knowledge base through a systematic program of research — such as that undertaken by the Southern

• Within the Global Citizens Program, DFATD should

African Migration Project and CIGI for the Southern

offer opportunities targeting youth from diaspora

African diaspora in Canada (Crush et al, 2013) — is

communities with weak government engagement

required to assess the informal diaspora activities

in Canada to participate in international programs.

of different diaspora groups and evaluate the

Such programs encourage discussion and knowledge

effectiveness of existing programs (ibid.).

sharing on development issues with young leaders in developing countries to enhance cultural ties and to

• Since both remittances and aid are equally crucial

offer insight from their own experiences and family

for many developing countries, DFATD should

histories.

implement a pilot project that matches collective remittances with aid. It should be structured as a

• Within the Global Initiatives Program, DFATD

matching program in which all contributions, up

should engage with diaspora members from

to a maximum dollar value set by the government,

countries with weak government engagement to

made by the diaspora in Canada to specific types

gain a more comprehensive idea of the specific

of programs in countries of origin will be matched

development needs in their countries of origin. Many

by DFATD.2 It should encourage diaspora groups

members of the diaspora better understand country-

to set up schemes in their countries of origin, and

specific needs because of their individual experiences

upon verification of these schemes DFATD can begin

or through informal transnational communications

matching contributions. A program such as this will

with those in their countries of origin.

encourage ground-up action and bypass international

DFATD should engage with diaspora members to

organizations and state bureaucracy.

improve relevant DFAIT programs.

DFATD should engage with diaspora members to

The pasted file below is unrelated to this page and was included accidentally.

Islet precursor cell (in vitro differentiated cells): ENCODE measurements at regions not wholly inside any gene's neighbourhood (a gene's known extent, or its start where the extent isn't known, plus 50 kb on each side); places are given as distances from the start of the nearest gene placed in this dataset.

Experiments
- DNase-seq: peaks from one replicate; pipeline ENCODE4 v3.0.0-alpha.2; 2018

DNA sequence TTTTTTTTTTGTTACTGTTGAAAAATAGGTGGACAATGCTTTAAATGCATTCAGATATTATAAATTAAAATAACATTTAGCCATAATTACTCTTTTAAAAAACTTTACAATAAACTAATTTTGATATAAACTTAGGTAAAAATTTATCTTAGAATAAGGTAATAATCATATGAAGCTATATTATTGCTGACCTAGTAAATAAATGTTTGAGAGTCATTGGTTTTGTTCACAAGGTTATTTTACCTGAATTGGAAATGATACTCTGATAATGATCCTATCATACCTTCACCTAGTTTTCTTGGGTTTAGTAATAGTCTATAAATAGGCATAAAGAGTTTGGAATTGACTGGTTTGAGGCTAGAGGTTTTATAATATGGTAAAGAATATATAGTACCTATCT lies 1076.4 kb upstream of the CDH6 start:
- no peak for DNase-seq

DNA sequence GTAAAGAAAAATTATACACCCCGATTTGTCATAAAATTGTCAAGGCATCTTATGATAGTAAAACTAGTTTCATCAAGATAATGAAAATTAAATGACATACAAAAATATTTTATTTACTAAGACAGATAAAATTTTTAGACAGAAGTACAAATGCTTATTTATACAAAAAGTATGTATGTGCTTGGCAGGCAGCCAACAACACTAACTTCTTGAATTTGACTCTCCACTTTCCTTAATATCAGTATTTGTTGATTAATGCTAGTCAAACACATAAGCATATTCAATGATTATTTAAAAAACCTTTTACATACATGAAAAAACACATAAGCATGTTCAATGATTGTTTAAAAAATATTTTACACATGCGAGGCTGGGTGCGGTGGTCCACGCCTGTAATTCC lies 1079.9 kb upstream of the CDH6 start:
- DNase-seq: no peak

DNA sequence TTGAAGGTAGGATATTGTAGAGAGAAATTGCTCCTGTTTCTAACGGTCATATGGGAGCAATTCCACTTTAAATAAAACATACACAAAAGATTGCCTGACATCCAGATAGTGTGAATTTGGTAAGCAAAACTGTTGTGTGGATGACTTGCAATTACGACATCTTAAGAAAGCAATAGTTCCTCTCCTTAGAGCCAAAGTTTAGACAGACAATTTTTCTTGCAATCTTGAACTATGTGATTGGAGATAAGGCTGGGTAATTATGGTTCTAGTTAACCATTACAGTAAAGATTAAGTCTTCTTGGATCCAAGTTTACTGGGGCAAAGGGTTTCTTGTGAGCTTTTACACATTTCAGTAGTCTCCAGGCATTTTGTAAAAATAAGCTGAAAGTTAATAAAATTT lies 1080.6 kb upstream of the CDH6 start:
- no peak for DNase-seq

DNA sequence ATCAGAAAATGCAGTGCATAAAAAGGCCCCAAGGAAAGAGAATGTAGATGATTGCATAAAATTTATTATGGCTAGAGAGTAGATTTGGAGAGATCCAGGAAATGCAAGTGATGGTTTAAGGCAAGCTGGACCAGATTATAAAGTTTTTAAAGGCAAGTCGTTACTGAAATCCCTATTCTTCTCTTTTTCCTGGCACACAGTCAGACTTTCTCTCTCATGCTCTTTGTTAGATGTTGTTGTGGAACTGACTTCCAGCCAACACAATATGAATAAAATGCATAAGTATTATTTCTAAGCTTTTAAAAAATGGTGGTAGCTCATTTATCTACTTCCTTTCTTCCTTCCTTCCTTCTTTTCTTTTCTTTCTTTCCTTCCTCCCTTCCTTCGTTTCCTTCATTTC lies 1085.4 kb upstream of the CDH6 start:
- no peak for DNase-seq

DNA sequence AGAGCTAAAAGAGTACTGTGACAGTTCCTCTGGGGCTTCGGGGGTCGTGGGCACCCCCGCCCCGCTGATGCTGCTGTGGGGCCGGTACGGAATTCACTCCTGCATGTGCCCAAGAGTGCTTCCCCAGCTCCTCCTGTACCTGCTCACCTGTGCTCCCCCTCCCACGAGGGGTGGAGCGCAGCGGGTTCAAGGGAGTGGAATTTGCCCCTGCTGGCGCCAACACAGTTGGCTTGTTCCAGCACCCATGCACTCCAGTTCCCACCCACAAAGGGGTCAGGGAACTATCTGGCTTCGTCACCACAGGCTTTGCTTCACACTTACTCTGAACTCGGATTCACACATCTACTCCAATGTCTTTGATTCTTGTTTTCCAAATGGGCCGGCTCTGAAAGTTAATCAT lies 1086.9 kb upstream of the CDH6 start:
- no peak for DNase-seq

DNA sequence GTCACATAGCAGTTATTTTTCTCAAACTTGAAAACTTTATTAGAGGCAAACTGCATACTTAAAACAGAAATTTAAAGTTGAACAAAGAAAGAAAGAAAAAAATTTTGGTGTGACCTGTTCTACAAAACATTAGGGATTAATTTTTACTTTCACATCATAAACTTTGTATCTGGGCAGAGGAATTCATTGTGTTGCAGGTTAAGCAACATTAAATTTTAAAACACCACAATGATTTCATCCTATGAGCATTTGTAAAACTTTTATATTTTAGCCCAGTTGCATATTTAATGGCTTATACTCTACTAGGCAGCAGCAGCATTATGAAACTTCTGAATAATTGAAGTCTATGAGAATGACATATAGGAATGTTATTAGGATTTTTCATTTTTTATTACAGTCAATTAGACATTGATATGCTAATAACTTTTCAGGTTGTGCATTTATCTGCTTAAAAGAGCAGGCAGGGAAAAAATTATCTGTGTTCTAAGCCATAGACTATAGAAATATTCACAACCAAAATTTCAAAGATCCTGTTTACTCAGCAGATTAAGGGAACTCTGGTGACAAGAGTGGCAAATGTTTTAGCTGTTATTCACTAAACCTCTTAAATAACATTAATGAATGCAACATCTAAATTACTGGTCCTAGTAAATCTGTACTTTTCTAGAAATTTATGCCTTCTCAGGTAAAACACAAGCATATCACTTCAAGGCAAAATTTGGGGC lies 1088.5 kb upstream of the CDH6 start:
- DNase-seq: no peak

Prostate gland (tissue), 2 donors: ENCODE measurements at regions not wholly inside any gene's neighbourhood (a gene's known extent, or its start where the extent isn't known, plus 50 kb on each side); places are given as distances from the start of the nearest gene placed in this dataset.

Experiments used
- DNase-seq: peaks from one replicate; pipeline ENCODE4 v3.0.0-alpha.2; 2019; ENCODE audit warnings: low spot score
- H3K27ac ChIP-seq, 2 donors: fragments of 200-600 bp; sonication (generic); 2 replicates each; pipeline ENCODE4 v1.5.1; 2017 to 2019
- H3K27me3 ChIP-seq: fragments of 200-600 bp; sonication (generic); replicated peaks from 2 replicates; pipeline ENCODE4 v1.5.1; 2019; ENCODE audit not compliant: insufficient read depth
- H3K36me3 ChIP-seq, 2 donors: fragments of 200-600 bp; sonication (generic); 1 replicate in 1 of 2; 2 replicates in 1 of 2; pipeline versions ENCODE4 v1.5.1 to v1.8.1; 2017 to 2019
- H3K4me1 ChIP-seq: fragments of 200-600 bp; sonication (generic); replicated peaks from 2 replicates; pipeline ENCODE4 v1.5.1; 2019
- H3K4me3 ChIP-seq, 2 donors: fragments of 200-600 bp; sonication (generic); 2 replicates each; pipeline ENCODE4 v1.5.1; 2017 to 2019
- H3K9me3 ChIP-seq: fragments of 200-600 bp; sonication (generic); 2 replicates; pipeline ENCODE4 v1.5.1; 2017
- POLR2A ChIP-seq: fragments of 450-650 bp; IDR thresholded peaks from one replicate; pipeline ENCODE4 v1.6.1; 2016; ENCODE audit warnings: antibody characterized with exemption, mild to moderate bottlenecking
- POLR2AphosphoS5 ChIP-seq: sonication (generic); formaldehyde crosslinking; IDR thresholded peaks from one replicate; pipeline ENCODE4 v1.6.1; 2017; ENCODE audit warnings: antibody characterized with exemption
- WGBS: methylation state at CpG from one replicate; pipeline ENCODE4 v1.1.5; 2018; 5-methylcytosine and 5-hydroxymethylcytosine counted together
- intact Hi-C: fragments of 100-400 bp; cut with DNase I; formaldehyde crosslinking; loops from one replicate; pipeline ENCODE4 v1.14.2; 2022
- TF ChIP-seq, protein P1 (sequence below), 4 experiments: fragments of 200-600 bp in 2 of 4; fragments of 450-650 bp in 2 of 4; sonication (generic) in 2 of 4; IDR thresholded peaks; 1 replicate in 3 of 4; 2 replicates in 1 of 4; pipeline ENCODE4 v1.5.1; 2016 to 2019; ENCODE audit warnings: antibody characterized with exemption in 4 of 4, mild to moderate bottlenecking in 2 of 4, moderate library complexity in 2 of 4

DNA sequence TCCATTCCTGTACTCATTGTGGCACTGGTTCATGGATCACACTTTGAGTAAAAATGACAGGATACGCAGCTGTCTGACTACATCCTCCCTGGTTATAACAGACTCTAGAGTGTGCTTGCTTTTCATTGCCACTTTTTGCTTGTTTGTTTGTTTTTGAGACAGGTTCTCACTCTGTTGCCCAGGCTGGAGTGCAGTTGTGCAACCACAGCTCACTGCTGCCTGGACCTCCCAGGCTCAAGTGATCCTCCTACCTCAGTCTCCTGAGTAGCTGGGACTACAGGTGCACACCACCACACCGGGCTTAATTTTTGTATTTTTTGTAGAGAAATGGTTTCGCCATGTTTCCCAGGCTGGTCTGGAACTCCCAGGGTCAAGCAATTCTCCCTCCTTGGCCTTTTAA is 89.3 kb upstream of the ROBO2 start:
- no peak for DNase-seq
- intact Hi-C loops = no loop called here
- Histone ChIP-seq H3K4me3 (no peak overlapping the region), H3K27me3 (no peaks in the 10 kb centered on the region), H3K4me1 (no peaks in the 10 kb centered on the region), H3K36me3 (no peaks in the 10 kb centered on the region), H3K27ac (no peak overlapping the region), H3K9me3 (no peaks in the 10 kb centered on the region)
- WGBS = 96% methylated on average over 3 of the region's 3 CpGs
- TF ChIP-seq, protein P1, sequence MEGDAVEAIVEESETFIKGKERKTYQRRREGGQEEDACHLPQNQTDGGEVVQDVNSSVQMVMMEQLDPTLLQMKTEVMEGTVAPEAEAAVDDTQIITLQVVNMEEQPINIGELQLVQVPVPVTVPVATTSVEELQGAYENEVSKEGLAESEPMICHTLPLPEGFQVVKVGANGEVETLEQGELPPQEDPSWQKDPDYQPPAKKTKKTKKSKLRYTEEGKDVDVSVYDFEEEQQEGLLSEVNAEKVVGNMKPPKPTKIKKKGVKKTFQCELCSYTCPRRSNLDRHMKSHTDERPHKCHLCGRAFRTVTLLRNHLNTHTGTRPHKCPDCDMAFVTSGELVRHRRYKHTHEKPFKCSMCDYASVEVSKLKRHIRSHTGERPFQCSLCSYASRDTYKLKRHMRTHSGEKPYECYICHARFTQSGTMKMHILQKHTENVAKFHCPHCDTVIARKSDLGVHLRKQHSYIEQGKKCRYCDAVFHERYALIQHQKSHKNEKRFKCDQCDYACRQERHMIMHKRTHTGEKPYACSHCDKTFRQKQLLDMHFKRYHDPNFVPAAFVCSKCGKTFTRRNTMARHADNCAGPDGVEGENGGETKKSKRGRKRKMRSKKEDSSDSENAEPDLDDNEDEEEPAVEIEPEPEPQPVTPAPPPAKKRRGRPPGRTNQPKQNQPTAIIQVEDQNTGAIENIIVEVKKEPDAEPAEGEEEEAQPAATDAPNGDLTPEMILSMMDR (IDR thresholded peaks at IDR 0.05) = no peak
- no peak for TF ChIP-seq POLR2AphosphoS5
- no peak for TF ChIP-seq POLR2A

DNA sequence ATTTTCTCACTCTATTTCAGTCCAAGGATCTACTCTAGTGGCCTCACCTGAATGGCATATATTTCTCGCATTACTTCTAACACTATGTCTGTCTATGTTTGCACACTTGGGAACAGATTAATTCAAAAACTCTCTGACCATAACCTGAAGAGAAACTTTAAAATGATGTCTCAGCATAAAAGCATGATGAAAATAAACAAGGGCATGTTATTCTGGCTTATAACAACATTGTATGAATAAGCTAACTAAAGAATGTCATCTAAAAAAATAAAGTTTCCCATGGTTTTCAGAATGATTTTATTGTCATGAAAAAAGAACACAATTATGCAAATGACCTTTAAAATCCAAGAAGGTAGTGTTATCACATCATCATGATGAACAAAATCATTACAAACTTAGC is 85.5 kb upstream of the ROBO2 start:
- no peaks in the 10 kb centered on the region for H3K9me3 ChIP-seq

• Within the Going Global Innovation portion of the

improve relevant CIDA programs.

Global Commerce Support Program, DFATD should use the expertise and connections of prominent

2 This program can use a similar structure and design to that of the “Investing in Haitian Progress,” a 1:1 matching program supported by the United States Agency for International Development and the Pan American Development Foundation, in partnership with more than 350 Haitian diasporic associations (Pan American Development Foundation, 2013).

WWW.CIGIONLINE.ORG JUNIOR FELLOWS POLICY BRIEF

business actors in diaspora communities in Canada to help pursue and develop partnerships with key players in nations that display strong government

7

NO. 6

July 2013


THE CENTRE FOR INTERNATIONAL GOVERNANCE INNOVATION

Effectively Engaging Diasporas under the New Canadian Department of Foreign Affairs, Trade and Development

ACKNOWLEDGEMENTS

engagement. This will enhance collaboration within research and development and build more varied

We would like to express our sincere gratitude to our

and extensive connections.

supervisors Margaret Walton-Roberts, Jonathan Crush

• Within the International Science and Technology

and Manmohan Agarwal for their invaluable guidance

Partnerships Program, DFATD should use the

throughout the project. We would also like to thank Ken

expertise and connections of prominent academic

Jackson for his advice throughout the writing process,

and business leaders in diaspora communities from

Andrew Thompson for his support throughout the CIGI

countries with strong government engagement with

fellowships, and Carol Bonnett and Vivian Moser for their

the aim to create transnational networks aimed at

assistance during the publication process.

creating bilateral projects. An example of this is the U.S.-Brazil Science and Technology Cooperation

AUTHORS’ NOTE

initiative, which encourages joint partnerships, knowledge sharing, the provision of research grants

This paper was written prior to the merge of CIDA and

and other activities in a wide range of topics (The

DFAIT into DFATD. To maintain clarity in cited sources

White House, 2012).

and website materials, we have kept CIDA and DFAIT as two separate entities.

CONCLUSION

WORKS CITED

In light of the amalgamation of CIDA and DFAIT, the

Agunias, Dovelyn Rannveig and Kathleen Newland (2012). “Engaging the Asian Diaspora.” Issues in Brief 7. Available at: www.migrationpolicy.org/pubs/engagingdiasporas. pdf.

policy approaches of the two departments need to be respected and different policy approaches should be pursued according to the strength of formal government diasporic engagement present in different emigrant-

Berthiaume, Lee (2013). “Decision to Roll Aid Agency into Foreign Affairs Seen as Both an Opportunity and a Disaster.” Vancouver Sun, March 22. Available at: www. vancouversun.com/news/national/Decision+roll+agenc y+into+Foreign+Affairs+seen+both/8140619/story.html.

sending nations. This engagement can occur through current CIDA and DFAIT programs, as well as through the creation of programs involving both departments. Whether this merger is successful in integrating the two